Older adults who don't get enough vitamin D -- either from their diets or exposure to the sun -- may be at increased risk for poor physical performance and disability, according to new research from Wake Forest University School of Medicine and colleagues.
"With a growing older population, we need to identify better ways to reduce the risk of disability," said lead author Denise Houston, Ph.D. "Our study showed a significant relationship between low vitamin D levels in older adults and poorer physical performance."
About one-fourth of people over age 60 have low vitamin D levels. Previous research has shown that vitamin D not only plays a role in bone health, but possibly also in protecting against diabetes, cancer, colds and tuberculosis.
"Recent findings showing the importance of vitamin D status on multiple health outcomes underscore the need for more research on the effects of low vitamin D levels in elderly populations," said Houston, an instructor in internal medicine - gerontology.
Vitamin D is naturally produced when skin is exposed to the sun's ultraviolet rays. Foods such as fortified milk, juice and cereals also contain vitamin D, but it is difficult to get enough through diet alone, said Houston.
Older adults are particularly prone to low vitamin D levels because they may get less exposure to sunlight and because their skin is less efficient in producing vitamin D from sun exposure compared to younger adults. Older adults also may not get enough vitamin D from dietary sources. "There is a growing awareness that the prevalence of low vitamin D levels is common among the elderly," said Houston.
For the current study, researchers analyzed data from the InCHIANTI study, which evaluated factors contributing to the decline of mobility in late life. The study involved 976 people who were 65 years and older from two towns in the Chianti area of Italy. The mean age of participants was 74.8 years. Data were collected from Sept. 1998 through March 2000.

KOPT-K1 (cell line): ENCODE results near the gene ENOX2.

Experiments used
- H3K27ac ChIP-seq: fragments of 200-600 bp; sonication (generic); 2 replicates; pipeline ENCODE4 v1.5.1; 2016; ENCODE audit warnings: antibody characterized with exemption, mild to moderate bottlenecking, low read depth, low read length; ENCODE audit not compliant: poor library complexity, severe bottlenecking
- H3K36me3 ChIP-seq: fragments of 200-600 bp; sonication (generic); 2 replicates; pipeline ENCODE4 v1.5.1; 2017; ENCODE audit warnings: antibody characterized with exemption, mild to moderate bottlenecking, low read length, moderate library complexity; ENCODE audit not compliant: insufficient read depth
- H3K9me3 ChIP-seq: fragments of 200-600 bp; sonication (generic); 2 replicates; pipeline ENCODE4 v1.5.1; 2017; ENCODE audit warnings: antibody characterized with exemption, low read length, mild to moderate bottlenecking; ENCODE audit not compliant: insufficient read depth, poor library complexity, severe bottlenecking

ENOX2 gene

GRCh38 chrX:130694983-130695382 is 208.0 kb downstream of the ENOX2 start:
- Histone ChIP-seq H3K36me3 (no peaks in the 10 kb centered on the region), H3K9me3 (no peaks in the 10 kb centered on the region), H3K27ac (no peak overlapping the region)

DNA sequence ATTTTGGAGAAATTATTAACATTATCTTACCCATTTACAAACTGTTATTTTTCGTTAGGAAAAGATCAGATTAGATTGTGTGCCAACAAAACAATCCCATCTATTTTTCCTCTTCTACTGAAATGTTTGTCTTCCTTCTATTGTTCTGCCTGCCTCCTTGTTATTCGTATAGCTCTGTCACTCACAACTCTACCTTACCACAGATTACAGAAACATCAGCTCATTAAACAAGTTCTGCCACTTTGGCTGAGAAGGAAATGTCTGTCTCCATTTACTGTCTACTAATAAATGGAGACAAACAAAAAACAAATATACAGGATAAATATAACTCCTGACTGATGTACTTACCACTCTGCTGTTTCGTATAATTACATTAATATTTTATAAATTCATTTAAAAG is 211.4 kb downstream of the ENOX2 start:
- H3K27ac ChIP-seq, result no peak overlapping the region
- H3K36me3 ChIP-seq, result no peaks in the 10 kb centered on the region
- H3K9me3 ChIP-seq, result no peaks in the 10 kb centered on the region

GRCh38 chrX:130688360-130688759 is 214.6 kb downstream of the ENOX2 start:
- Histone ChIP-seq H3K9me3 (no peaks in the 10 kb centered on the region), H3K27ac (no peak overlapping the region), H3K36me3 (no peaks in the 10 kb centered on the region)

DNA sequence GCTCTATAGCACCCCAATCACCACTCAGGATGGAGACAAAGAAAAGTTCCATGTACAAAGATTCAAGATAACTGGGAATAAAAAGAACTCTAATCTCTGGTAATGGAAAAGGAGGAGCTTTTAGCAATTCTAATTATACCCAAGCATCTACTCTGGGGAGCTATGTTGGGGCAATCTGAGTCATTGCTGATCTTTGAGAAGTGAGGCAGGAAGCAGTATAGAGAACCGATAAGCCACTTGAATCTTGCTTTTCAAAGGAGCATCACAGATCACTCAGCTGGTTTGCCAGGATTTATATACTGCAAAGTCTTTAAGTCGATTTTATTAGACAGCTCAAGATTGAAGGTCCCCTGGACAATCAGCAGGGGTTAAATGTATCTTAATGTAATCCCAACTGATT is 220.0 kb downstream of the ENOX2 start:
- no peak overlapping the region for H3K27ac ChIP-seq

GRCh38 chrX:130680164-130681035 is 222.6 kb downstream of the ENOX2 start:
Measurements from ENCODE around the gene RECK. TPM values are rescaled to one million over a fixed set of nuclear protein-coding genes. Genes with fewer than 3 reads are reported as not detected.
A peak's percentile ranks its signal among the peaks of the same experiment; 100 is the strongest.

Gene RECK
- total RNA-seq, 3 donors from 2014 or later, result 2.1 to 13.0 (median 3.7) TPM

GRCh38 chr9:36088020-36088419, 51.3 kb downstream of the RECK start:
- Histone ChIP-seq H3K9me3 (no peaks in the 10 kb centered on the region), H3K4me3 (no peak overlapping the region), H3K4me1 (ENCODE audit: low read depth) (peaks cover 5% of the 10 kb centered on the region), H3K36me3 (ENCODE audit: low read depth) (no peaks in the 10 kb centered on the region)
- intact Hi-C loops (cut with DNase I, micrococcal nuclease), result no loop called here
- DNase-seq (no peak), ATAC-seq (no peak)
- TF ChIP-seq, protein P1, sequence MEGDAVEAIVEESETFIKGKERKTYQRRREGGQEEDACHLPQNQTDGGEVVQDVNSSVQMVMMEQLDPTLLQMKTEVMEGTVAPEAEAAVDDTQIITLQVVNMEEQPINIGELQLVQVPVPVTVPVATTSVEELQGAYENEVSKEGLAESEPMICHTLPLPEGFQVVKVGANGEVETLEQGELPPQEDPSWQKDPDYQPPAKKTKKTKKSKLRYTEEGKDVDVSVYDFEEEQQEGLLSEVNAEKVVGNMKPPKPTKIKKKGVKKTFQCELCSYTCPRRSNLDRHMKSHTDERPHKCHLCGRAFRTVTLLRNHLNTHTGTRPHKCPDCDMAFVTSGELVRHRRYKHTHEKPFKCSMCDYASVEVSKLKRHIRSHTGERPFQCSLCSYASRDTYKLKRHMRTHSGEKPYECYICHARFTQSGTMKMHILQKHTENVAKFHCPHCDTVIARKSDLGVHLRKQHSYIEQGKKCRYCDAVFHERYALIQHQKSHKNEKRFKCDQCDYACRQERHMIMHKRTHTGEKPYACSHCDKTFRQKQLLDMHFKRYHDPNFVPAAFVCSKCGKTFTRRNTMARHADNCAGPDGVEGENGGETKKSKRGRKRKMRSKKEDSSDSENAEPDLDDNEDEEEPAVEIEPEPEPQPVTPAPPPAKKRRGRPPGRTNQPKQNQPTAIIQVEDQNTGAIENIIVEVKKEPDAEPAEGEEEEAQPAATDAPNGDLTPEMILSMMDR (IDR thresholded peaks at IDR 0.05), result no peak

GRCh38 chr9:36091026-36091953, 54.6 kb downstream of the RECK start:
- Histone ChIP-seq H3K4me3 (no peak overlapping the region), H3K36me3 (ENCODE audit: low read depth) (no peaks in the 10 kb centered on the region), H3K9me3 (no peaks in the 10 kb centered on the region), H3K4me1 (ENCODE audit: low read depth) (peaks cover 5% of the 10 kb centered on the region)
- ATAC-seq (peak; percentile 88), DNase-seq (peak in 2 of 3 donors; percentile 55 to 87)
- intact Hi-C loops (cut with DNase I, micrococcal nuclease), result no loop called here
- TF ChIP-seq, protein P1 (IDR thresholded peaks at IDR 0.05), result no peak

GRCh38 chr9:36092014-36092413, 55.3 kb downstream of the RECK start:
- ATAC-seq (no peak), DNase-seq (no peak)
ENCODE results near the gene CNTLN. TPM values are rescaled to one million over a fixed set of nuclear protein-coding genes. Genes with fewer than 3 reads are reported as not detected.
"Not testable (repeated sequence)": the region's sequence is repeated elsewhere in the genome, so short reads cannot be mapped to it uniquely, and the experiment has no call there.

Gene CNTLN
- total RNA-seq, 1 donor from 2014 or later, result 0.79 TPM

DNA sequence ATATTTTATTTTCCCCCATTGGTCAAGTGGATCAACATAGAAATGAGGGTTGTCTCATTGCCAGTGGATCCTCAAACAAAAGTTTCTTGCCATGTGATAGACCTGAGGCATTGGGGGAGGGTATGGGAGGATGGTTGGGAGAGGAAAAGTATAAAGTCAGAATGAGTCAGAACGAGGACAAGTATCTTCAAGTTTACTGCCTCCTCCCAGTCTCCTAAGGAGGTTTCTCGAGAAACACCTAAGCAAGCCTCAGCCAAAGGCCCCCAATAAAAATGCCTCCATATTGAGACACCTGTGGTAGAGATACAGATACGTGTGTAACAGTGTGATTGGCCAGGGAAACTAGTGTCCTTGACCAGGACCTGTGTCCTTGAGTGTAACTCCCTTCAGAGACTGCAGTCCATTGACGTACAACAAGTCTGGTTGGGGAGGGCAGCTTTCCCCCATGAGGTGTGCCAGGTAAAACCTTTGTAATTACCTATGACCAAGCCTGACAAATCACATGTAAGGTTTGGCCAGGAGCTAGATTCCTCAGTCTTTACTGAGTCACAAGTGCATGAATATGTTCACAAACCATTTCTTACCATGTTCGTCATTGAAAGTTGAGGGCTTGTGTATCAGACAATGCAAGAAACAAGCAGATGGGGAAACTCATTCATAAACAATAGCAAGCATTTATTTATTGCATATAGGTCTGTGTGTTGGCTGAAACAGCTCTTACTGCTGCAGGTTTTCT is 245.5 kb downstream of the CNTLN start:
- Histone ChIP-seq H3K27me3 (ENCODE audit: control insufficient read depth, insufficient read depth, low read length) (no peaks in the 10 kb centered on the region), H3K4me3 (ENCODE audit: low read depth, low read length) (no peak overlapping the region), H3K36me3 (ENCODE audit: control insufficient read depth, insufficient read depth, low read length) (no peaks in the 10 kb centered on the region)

Participants completed a short physical performance test of their walking speed, ability to stand from a chair and ability to maintain their balance in progressively more challenging positions. In addition, handgrip strength, a predictor of future disability, was measured using a hand-held dynamometer.
The researchers found that physical performance and grip strength were about five to 10 percent lower in those who had low levels of vitamin D. After looking at other variables that could influence the results, such as body mass index, physical activity, the season of the year, mental abilities, health conditions and anemia, the results held true.
The study wasn't designed to evaluate whether low vitamin D levels actually cause poor physical performance, but the results suggest the need for additional research in this area, said Houston. She said vitamin D plays an important role in muscle function, so it is plausible that low levels of the vitamin could result in lower muscle strength and physical performance."But it's also possible that those with poor physical performance had less exposure to sunlight resulting in low vitamin D levels," she said.
Current recommendations call for people from age 50 to 69 to get 400 international units (IUs) of vitamin D per day and for those over age 70 to get 600 IUs. Many researchers, however, suggest that higher amounts may be needed.
"Higher amounts of vitamin D may be needed for the preservation of muscle strength and physical function as well as other conditions such as cancer prevention," said Houston. "The current recommendations are based primarily on vitamin D's effects on bone health."
The results are reported in the April issue of the Journal of Gerontology: Medical Sciences. The research is supported by the Italian Ministry of Health and in part by the National Institute on Aging. Co-researchers were Gary Schwartz, Ph.D., and Stephen Kritchevsky, Ph.D., both with Wake Forest, Matteo Cesari, M.D., Ph.D, with the University of Florida, Luigi Ferrucci, M.D., Ph.D., with the National Institute on Aging, Dario Maggio, M.D., and Antonio Cherubini, M.D., Ph.D, both with the University of Perugia in Italy, Mary Ann Johnson, Ph.D., with the University of Georgia, and Benedetta Bartali, R.D., with Cornell University.
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